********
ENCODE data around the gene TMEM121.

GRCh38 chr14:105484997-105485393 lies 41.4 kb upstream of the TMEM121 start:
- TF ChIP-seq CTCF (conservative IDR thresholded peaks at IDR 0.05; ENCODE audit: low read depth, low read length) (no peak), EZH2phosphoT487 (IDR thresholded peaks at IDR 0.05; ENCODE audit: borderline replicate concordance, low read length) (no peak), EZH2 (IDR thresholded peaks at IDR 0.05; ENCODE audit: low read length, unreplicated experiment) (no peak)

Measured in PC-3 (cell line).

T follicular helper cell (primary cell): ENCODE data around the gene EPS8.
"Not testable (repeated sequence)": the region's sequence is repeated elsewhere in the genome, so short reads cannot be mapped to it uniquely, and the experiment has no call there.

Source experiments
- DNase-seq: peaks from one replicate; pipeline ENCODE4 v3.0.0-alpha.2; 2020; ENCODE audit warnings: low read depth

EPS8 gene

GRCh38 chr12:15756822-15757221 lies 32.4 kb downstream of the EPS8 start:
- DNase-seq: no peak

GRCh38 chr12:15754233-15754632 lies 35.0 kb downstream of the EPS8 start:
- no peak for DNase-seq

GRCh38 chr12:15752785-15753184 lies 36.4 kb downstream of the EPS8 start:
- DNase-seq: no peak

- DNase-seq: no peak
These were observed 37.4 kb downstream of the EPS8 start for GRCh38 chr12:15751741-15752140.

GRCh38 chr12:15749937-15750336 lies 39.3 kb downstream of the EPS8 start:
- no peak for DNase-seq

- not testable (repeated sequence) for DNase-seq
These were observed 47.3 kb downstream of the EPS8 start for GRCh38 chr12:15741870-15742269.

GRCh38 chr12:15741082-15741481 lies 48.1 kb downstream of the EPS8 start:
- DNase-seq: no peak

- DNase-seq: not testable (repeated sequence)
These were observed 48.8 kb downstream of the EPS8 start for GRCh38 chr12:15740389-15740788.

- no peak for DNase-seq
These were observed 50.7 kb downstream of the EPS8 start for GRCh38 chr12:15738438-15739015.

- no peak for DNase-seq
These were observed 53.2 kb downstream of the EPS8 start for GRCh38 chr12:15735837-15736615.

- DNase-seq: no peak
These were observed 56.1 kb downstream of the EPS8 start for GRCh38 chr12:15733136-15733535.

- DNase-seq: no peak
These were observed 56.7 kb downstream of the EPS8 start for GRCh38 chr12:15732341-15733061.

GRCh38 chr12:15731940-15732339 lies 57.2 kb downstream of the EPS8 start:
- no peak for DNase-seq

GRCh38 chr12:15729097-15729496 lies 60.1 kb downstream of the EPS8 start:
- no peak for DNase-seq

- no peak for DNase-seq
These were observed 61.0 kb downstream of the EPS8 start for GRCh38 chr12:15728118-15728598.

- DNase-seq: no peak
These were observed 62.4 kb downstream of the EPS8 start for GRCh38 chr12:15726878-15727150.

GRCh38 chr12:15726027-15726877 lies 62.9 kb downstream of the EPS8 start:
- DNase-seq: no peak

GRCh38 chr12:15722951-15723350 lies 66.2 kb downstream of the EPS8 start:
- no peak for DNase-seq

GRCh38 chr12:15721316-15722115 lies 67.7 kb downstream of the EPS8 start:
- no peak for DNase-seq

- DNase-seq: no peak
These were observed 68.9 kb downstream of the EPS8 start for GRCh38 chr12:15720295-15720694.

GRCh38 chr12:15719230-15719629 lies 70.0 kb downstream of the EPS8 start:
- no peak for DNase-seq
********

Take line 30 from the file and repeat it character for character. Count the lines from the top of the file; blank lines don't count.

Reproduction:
- DNase-seq: no peak